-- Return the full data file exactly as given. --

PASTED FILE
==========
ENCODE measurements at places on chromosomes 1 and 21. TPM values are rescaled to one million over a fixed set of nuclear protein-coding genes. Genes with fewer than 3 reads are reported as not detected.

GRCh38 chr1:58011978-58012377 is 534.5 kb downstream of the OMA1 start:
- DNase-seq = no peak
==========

ENCODE measurements at places on chromosomes 1 and 21. TPM values are rescaled to one million over a fixed set of nuclear protein-coding genes. Genes with fewer than 3 reads are reported as not detected.

GRCh38 chr1:58011978-58012377 is 534.5 kb downstream of the OMA1 start:
- DNase-seq = no peak